Thousands of years after the first Passover, it still calls Jews to freedom. While preparing by cleaning our homes, we are asked to get rid of the non-essentials and wash up. This is the physical act of preparation but it also calls for a mental cleaning up. It begs us to ask the questions of ourselves, what things or actions in our lives are keeping us slaves? What things do we keep in the corners that are holding us back?

You would think that spending hours cleaning up would be a joyless task. But it's not for me, at least right now. Because while doing all this cleaning, I was reflecting on the question of matza and hamatz. Matza is the bread of slavery but when Moses lead our ancestors out of Egypt, it became the bread of freedom. It calls us to freedom to this day. Three pieces of matzah are eaten during the course of the feast, but the middle one is broken in two. The larger piece is wrapped in a napkin and set aside as afikomen(symbolizes the Passover lamb). Matzah is symbolic of the poverty of our lives while slaves in Egypt but also symbolizes the poverty in our lives to the things that make us slaves today.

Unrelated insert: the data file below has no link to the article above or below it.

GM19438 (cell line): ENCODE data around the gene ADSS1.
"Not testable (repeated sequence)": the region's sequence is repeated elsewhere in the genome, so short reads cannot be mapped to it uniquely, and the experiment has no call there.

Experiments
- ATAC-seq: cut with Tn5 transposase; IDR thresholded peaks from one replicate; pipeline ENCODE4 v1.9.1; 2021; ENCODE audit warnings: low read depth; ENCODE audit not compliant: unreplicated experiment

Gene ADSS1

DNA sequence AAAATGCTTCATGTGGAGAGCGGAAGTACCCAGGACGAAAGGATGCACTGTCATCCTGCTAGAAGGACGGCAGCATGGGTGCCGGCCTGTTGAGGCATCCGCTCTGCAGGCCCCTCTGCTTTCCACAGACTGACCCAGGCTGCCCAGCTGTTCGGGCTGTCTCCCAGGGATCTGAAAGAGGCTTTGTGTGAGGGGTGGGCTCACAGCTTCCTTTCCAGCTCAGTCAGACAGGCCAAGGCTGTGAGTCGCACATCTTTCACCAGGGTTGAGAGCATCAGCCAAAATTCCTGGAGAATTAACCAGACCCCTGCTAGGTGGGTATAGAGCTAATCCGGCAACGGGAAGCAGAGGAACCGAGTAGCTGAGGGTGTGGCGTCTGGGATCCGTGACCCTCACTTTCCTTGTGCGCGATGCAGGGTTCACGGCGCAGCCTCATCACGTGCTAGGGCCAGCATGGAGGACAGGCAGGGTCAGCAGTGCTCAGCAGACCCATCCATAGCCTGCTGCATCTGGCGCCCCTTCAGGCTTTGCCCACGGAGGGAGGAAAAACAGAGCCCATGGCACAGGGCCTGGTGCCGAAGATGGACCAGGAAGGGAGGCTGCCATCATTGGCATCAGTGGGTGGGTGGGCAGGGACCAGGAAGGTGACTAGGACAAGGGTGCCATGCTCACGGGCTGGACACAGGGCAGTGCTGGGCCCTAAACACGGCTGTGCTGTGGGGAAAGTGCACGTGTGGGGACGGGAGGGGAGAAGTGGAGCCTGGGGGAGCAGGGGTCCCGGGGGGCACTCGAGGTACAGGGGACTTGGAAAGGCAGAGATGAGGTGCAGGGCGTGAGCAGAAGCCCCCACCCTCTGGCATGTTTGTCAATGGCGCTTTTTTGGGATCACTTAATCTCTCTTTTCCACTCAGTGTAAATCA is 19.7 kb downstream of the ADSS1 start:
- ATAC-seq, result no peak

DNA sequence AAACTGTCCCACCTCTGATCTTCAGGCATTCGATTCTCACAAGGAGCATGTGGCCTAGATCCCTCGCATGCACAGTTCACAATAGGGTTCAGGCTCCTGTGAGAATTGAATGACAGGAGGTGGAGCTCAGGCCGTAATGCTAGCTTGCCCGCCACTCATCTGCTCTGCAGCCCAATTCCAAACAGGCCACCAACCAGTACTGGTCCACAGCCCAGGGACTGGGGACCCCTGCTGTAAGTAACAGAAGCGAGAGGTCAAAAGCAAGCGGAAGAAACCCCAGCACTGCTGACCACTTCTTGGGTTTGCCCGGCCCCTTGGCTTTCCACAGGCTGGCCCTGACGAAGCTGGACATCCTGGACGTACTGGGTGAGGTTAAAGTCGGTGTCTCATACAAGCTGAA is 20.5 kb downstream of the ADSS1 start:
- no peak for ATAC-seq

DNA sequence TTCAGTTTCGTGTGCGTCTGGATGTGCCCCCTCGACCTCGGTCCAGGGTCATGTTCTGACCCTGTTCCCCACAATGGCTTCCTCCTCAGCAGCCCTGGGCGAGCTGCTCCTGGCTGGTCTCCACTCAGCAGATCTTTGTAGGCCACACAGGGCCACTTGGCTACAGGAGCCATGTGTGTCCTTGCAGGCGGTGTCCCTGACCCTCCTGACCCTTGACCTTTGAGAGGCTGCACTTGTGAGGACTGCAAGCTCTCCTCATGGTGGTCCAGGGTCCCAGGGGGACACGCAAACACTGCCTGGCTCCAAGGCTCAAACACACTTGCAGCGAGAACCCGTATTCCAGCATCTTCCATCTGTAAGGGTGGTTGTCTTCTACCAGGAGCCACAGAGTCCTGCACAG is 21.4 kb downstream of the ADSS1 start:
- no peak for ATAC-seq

Every effort is made to rid our homes of hamatz. No leavened bread should remain in our homes for Passover. Why rid our lives of the bread that usually denotes freedom? Why exchange the bread of freedom for the one of slavery? It's another reminder that Passover is the Feast of Freedom. We are to rid ourselves of the things that hold us back from G-d. Hamatz symbolizes the things that make us slaves today.